Over the past decade affiliate marketing has evolved into a complex ecosystem of intertwining online marketing channels. The success of an affiliate program is now more than ever dependent on a thorough understanding of all constituents indivually, as well as how they all interact with each other and with the merchants own marketing effots.

Today’s Q&A post is based on a conversation with Robert Glazer, an award-winning affiliate manager, Founder and Managing Director at Acceleration Partners, a digital marketing agency.

What are the major challenges with which you see affiliate managers struggle?

Not enough resources. Retailers have high expectations for their affiliate program revenue, yet the resources applied to the program don’t come anywhere close to a full-time employee. This is true for in-house management, network managers and third party OPMs. Most programs are just not getting enough of a dedicated focus, and as a result, only go after the low hanging fruit.

Additionally, the main metric that most managers are asked to pay attention to — “program revenue” — is very misleading. It encourages affiliate managers to bring in any and all revenue, even if it’s eroding margin from another marketing program. Examples include many coupon and incentive sites who are not driving new traffic or sales.

What do you view as the main affiliate program growth opportunities?

Affiliate program managers need to get creative — and aggressive — about finding and investing in high value affiliates. Put time into innovative shopping sites such as Polyvore and Pinterest, work with affiliates who have partnered with key content sites (i.e. Skimlinks, VigLink) and leverage the large social media footprint of top blog sites. Each of these channels allows managers to focus on a few high level relationships that have a lot of leverage.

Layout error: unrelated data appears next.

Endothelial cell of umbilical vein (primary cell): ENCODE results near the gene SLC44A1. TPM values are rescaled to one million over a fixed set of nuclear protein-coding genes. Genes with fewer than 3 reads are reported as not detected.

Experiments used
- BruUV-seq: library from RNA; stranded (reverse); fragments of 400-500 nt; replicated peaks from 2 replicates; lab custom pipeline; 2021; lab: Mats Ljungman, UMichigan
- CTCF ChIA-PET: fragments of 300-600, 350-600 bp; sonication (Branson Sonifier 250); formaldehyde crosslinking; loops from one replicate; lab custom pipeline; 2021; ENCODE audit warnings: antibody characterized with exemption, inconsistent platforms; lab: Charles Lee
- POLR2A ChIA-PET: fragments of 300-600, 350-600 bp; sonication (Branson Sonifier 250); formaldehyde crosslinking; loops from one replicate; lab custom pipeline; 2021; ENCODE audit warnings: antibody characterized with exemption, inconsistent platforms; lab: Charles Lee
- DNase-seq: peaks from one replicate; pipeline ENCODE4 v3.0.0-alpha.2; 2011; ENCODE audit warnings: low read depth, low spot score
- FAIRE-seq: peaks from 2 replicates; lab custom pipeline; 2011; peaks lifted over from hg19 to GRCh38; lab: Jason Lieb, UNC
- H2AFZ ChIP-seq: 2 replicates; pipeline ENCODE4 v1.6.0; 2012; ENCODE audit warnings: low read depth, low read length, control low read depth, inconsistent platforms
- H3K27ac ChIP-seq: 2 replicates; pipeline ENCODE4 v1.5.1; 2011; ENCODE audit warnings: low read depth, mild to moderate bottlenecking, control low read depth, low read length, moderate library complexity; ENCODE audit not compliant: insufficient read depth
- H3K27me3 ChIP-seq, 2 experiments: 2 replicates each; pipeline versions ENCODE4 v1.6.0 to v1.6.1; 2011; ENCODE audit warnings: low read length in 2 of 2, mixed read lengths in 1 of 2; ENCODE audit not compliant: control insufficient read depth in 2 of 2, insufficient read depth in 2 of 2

Why would a merchant consider outsourcing their affiliate program management?

Affiliate marketing is a very complicated industry and unfortunately many people who are working on and managing programs know much less about the industry than their affiliates. It’s rare to see a merchant with a dedicated in house team that has previous experience in the industry and far too many affiliate program managers are learning on the fly. Successful and effective affiliate management requires a diverse set of skills and tools that is better delivered by a cross-functional team. If a company can’t dedicate enough time to the program to properly manage fraud and cultivate quality affiliates, they should strongly consider outsourcing.

Give us 5 tips that affiliate managers (and/or merchants) could implement right away — to improve the ROI of their affiliate programs.

  1. Assume that anything too good to be true is;
  2. Look closely at referring URLs, especially when there has been a big spike in traffic or sales;
  3. Manage your affiliates as a sales team: empower them to success with great creatives and promotions, and offer incentives for performance;
  4. Examine conversion rate and new customer creation levels for each affiliate to determine quality;
  5. Pay low value affiliates less.